President Barack Obama meets with bipartisan congressional leaders on the debt.
Credit Carolyn Kaster / ASSOCIATED PRESS
As the deadline for Congress to raise the debt ceiling creeps steadily closer, a deal to cut the size of government in exchange for raising that debt limit seems as far away as ever. If a White House meeting Sunday night resulted in progress, neither side said so publicly.
Artifacts from the space shuttle program, and the final mission by Atlantis, are destined for the Smithsonian Air and Space Museum. Here, Atlantis blasts off from Kennedy Space Center for its last mission.
Credit Chip Somodevilla / Getty Images
With the space shuttle down to its final mission, items from the NASA program are destined to become exhibits in the Smithsonian Air and Space Museum. The person curating those artifacts will be Valerie Neal, who first worked with NASA in 1980.
Neal tells NPR's Mary Louise Kelly that the exhibit has a lot to say about how the shuttles were used. Walking through the museum, she stops in its large hall, near a full-scale test version of the Hubble space telescope.
Keratoconus is an eye condition in which the normally round cornea thins, causing a cone-like bulge to develop.
Credit Courtesy of JirehDesign.com
A simulation of what street signs look like to someone with keratoconus.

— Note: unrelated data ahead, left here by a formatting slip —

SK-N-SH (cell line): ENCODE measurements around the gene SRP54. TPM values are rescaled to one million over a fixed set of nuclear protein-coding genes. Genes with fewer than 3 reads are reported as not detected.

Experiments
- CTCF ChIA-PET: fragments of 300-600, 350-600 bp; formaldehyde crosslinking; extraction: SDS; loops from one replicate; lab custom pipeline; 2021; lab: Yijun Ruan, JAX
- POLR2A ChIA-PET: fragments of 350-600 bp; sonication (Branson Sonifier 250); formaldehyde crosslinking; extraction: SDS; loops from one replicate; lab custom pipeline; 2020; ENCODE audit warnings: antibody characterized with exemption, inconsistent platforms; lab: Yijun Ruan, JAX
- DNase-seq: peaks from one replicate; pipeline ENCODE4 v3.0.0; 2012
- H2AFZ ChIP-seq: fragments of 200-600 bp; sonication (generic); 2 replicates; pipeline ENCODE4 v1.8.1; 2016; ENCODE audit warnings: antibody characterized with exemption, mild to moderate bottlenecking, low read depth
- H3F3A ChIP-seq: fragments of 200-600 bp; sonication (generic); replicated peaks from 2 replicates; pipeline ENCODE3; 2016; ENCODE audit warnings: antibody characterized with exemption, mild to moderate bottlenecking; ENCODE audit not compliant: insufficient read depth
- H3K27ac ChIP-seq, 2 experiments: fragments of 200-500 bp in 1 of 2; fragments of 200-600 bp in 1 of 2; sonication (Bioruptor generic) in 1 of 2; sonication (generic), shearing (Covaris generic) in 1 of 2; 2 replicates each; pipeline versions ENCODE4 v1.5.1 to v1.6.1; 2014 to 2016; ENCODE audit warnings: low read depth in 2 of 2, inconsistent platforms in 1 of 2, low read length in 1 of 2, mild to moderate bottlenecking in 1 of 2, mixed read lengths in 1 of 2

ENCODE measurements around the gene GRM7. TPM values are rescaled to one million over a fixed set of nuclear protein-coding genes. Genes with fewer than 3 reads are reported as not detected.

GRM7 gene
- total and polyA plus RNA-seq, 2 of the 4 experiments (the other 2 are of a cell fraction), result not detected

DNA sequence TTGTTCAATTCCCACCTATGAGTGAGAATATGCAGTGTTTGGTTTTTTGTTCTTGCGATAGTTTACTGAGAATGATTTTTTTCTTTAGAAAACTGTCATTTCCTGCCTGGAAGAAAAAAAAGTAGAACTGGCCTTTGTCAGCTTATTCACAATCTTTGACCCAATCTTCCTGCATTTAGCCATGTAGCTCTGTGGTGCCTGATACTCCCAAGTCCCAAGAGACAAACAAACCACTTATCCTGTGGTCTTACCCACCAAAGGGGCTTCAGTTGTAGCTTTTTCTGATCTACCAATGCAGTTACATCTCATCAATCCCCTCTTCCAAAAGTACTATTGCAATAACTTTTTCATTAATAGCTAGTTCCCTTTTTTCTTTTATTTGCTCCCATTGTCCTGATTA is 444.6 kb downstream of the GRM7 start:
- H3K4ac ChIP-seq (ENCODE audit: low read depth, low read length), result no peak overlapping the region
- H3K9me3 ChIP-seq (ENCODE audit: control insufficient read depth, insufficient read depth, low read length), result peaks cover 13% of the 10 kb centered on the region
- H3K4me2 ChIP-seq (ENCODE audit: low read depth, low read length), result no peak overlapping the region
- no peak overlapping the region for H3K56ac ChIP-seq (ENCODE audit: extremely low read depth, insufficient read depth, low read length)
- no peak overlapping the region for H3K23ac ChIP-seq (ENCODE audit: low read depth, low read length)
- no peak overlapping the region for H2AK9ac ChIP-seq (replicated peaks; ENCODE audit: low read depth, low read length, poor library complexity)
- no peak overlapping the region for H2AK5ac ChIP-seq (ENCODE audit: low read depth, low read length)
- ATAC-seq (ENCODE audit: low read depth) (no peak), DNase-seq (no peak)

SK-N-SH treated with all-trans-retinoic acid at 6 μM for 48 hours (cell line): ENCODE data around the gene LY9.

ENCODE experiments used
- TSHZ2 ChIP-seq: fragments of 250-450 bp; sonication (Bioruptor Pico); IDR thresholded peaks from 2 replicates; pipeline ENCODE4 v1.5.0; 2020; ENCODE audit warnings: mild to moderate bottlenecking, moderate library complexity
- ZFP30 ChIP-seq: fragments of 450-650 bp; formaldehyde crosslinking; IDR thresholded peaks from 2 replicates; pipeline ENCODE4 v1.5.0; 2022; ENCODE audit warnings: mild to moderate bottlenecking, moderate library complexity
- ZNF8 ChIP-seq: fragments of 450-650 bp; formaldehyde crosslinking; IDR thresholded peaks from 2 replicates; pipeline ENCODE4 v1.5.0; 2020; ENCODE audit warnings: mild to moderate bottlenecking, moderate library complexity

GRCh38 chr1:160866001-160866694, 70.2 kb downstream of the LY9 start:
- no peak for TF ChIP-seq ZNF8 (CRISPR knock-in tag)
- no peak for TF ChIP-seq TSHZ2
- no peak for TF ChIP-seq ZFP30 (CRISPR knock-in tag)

Credit Courtesy of National Keratoconus Foundation
Kaley Jones didn't know what hit her. She was just 17, sitting in her history class, when she realized she suddenly couldn't read what was written on the white board. Nor could she make out the faces of her classmates.
"It was really scary," she says, "It was kind of like looking through plastic wrap. I could see color, but no real detail." Jones later learned she had suffered a rupture of the inner layer of her cornea, a complication of an eye disorder known as keratoconus.
A model of a surveillance drone by the French Dassault Aviation and the British BAE Systems is on display at the International Paris Air Show in June.
Credit Pierre Verdy / AFP/Getty Images
As the U.S. begins withdrawing ground troops from Afghanistan and Iraq, it is increasingly depending on unmanned aerial vehicles to track and kill suspected terrorists and other enemies. That has pushed production of the weaponized drones to new levels.
But remotely controlled aircraft, especially the type used for surveillance, are becoming ubiquitous throughout the world, says Peter Singer, author of Wired for War.